References of "Schnekenburger, Michael"
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See detailHuman telomerase reverse transcriptase depletion potentiates the growth- T inhibitory activity of imatinib in chronic myeloid leukemia stem cells
Grandjenettea, Cindy; Schnekenburger, Michael; Gaigneaux, Anthoula UL et al

in Cancer Letters (2020)

Although tyrosine kinase inhibitors (TKIs) revolutionized the management of chronic myeloid leukemia (CML), resistance against TKIs and leukemia stem cell (LSC) persistence remain a clinical concern ... [more ▼]

Although tyrosine kinase inhibitors (TKIs) revolutionized the management of chronic myeloid leukemia (CML), resistance against TKIs and leukemia stem cell (LSC) persistence remain a clinical concern. Therefore, new therapeutic strategies combining conventional and novel therapies are urgently needed. Since telomerase is involved in oncogenesis and tumor progression but is silent in most human normal somatic cells, it may be an interesting target for CML therapy by selectively targeting cancer cells while minimizing effects on normal cells. Here, we report that hTERT expression is associated with CML disease progression. We also provide evidence that hTERT-deficient K-562 cells do not display telomere shortening and that telomere length is maintained through the ALT pathway. Furthermore, we show that hTERT depletion exerts a growth-inhibitory effect in K- 562 cells and potentiates imatinib through alteration of cell cycle progression leading to a senescence-like phenotype. Finally, we demonstrate that hTERT depletion potentiates the imatinib-induced reduction of the ALDH+-LSC population. Altogether, our results suggest that the combination of telomerase and TKI should be considered as an attractive strategy to treat CML patients to eradicate cancer cells and prevent relapse by tar- geting LSCs. [less ▲]

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See detailValproic acid perturbs hematopoietic homeostasis by inhibition of erythroid differentiation and activation of the myelo-monocytic pathway
Chateauvieux, Sebastien; Eifes, Serge UL; Morceau, Franck et al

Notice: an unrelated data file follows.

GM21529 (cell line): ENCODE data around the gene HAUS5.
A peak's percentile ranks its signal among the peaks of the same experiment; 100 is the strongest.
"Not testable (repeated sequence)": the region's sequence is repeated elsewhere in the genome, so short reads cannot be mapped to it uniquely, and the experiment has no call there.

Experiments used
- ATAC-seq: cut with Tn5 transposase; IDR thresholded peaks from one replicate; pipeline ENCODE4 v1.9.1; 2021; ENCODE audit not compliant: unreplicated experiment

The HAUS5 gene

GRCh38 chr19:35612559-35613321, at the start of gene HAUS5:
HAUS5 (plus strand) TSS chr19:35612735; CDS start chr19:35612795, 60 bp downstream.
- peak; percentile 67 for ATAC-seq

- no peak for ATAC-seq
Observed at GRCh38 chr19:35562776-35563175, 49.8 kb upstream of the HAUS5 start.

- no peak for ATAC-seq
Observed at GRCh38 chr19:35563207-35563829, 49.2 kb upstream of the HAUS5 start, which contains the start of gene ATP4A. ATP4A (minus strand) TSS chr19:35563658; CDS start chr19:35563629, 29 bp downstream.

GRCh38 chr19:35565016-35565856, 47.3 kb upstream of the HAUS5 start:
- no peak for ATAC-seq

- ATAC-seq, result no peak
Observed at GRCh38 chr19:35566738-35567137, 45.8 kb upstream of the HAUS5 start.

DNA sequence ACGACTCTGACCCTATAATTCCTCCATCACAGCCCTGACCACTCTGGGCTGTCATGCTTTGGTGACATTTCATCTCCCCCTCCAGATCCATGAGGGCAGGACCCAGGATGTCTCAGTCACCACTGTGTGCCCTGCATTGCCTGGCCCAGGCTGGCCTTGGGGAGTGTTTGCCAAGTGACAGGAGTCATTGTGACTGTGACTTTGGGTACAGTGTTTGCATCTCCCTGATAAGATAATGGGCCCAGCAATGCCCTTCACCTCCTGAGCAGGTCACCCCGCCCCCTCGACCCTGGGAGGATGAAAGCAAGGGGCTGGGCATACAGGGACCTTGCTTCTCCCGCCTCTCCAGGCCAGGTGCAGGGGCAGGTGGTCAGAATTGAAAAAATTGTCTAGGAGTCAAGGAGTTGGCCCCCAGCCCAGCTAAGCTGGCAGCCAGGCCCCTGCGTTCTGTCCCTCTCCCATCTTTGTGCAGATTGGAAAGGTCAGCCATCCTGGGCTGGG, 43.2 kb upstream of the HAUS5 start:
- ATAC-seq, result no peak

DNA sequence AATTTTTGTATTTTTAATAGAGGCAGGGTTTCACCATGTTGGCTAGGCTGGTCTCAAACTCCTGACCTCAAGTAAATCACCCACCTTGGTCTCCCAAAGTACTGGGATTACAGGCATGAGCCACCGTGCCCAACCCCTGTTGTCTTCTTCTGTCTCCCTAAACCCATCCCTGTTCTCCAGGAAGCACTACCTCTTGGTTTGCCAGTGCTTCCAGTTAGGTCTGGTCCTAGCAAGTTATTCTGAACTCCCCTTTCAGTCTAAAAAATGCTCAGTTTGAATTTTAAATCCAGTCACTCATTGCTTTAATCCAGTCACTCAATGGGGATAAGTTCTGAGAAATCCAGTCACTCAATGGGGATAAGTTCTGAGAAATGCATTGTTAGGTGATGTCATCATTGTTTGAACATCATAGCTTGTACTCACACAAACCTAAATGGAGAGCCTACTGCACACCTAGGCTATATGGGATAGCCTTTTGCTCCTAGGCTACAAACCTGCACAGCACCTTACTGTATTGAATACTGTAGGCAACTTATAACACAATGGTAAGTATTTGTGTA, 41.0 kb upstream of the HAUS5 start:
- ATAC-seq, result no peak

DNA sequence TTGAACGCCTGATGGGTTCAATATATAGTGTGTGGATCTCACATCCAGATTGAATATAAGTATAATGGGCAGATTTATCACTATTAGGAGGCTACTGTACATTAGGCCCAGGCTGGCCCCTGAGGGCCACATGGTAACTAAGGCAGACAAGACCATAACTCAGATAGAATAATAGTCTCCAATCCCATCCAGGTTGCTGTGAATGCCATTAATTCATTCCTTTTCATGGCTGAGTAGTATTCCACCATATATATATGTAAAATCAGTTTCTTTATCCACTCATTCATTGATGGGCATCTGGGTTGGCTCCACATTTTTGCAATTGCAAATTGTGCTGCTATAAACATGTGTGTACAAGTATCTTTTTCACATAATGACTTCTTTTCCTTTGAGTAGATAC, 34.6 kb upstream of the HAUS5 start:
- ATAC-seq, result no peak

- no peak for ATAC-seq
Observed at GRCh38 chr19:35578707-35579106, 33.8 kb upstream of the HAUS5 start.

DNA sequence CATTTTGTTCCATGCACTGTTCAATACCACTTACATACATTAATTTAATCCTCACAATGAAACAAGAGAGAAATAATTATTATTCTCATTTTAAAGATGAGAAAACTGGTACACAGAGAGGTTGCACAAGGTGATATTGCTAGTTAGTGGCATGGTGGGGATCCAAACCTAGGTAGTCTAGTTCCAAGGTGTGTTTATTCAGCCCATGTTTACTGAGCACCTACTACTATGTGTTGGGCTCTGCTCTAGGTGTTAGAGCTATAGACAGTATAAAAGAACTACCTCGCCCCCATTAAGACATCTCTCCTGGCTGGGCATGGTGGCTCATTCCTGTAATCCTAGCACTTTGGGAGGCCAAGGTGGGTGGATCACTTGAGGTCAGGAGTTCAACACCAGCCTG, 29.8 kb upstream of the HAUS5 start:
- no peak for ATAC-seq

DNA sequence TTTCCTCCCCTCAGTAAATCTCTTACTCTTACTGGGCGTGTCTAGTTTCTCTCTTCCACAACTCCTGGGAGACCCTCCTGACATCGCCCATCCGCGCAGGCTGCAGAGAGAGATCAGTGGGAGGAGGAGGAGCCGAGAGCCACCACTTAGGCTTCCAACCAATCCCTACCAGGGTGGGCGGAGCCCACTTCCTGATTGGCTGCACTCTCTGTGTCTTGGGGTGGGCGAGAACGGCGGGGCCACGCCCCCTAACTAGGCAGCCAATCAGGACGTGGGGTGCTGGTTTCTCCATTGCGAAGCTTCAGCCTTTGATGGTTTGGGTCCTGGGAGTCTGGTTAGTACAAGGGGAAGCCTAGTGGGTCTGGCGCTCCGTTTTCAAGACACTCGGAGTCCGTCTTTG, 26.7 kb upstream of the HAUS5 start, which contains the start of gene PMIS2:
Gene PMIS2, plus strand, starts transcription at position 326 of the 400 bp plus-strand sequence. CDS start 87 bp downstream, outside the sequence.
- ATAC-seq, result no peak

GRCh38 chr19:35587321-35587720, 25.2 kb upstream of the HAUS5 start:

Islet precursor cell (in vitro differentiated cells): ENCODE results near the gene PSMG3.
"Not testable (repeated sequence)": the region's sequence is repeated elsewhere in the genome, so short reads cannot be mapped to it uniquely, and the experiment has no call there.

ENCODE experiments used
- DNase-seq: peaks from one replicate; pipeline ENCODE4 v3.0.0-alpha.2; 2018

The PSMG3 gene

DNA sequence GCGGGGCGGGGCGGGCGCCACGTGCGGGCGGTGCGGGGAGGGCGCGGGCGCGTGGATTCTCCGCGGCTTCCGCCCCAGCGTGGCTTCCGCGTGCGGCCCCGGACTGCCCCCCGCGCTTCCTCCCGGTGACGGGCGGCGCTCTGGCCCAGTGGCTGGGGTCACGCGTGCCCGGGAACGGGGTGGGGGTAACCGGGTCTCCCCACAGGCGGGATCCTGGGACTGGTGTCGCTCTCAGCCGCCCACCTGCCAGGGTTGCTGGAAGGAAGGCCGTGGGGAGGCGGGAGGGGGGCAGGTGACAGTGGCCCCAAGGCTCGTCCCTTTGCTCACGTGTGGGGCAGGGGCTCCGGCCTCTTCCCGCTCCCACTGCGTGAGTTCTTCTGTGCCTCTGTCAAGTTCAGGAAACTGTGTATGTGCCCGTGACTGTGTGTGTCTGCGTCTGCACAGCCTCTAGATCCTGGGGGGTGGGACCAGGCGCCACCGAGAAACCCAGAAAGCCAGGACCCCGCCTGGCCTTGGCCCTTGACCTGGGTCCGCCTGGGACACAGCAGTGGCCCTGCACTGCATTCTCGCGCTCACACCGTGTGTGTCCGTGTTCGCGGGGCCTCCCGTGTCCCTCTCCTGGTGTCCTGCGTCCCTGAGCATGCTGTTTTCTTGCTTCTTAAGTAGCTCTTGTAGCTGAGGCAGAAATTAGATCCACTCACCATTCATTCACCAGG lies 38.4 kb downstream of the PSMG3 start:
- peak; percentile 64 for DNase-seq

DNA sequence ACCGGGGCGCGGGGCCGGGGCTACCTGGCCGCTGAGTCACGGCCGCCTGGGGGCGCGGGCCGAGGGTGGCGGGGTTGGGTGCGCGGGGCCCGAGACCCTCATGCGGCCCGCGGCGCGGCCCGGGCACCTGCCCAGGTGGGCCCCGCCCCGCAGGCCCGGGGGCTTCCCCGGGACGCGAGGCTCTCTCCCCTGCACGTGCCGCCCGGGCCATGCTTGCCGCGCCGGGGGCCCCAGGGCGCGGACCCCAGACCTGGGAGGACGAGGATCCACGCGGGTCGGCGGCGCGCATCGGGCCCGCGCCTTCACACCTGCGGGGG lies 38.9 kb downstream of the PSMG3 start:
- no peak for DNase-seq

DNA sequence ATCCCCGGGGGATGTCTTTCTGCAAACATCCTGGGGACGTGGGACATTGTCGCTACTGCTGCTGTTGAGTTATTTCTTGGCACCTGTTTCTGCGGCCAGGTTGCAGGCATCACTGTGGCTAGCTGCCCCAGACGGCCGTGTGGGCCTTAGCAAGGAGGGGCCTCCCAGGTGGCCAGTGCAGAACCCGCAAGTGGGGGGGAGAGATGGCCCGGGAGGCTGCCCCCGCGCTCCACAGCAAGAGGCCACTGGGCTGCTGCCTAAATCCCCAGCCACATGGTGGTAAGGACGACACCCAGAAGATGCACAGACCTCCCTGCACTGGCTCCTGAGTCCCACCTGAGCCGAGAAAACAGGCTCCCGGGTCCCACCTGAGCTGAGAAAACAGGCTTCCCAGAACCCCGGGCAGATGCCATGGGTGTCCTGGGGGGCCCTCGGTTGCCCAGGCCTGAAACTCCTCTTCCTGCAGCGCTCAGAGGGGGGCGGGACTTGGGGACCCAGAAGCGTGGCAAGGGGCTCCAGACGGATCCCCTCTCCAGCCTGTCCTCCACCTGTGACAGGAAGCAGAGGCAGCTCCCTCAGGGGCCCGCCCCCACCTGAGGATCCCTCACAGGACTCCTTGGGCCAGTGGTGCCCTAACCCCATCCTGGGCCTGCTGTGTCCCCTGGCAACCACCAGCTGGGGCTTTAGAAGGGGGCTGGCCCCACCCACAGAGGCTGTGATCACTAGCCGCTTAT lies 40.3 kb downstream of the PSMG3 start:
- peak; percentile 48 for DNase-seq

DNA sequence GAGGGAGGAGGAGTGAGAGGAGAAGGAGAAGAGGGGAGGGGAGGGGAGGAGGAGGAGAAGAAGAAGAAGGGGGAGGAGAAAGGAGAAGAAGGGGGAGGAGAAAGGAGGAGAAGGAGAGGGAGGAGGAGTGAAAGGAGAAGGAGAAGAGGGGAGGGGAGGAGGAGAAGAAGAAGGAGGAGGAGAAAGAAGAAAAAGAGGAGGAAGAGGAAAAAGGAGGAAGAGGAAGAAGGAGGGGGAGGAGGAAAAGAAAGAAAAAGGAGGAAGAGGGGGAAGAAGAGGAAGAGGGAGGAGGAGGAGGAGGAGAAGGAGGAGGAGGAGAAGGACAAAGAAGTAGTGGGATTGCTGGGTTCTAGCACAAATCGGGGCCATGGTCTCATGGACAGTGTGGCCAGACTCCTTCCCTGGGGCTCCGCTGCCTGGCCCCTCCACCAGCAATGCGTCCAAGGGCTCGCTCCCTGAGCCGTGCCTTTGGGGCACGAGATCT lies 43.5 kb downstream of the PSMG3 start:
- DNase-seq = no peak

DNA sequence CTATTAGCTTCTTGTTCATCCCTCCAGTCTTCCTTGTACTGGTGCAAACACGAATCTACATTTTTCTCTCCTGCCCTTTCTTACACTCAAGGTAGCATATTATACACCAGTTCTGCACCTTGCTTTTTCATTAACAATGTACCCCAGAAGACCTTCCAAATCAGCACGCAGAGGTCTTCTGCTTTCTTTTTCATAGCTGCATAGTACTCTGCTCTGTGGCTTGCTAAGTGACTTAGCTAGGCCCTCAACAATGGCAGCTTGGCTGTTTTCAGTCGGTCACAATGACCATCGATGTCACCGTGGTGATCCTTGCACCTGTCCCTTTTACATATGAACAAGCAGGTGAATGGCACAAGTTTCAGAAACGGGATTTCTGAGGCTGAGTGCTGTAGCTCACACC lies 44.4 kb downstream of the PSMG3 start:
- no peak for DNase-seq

in Biochemical Pharmacology (2011), 81(4), 498-509

As a histone deacetylase inhibitor, valproic acid (VPA) is a candidate for anticancer therapy. Besides, VPA exhibits various mechanisms of action and its effects on the molecular basis of hematopoiesis ... [more ▼]

As a histone deacetylase inhibitor, valproic acid (VPA) is a candidate for anticancer therapy. Besides, VPA exhibits various mechanisms of action and its effects on the molecular basis of hematopoiesis remain unclear. To study the effects of VPA on the hematopoietic system, we performed microarray analysis using K562 cells treated with 1mM VPA over a 72h time course. The association between gene ontology (GO) terms and the lists of differentially expressed genes was tested using the Bioconductor package GOstats. Enrichment analysis for cellular differentiation pathways was performed based on manually curated gene lists. Results from microarray analysis were confirmed by studying cell differentiation features at the molecular and cellular levels using other hematopoietic cell lines as well as hematopoietic stem/progenitor CD34(+) cells. Microarray analysis revealed 3440 modulated genes in the presence of VPA. Genes involved in the granulo-monocytic differentiation pathway were up-regulated while genes of the erythroid pathway were down-regulated. This was confirmed by analyzing erythrocytic and myeloid membrane markers and lineage-related gene expression in HEL, MEG01, HL60 as well as CD34(+) cells. Moreover, GATA-1 and its co-factors (FOG1, SP1) were down-regulated, while myelopoiesis activator PU.1 was up-regulated, in agreement with an inhibition of erythropoiesis. Our functional profiling and cell phenotyping approach demonstrates that VPA is able to alter hematopoietic homeostasis by modifying the cell population balance in the myeloid compartment. This may lead to a potential failure of erythropoiesis in patients with cancer or chronic inflammatory diseases having a well-described propensity to anemia. [less ▲]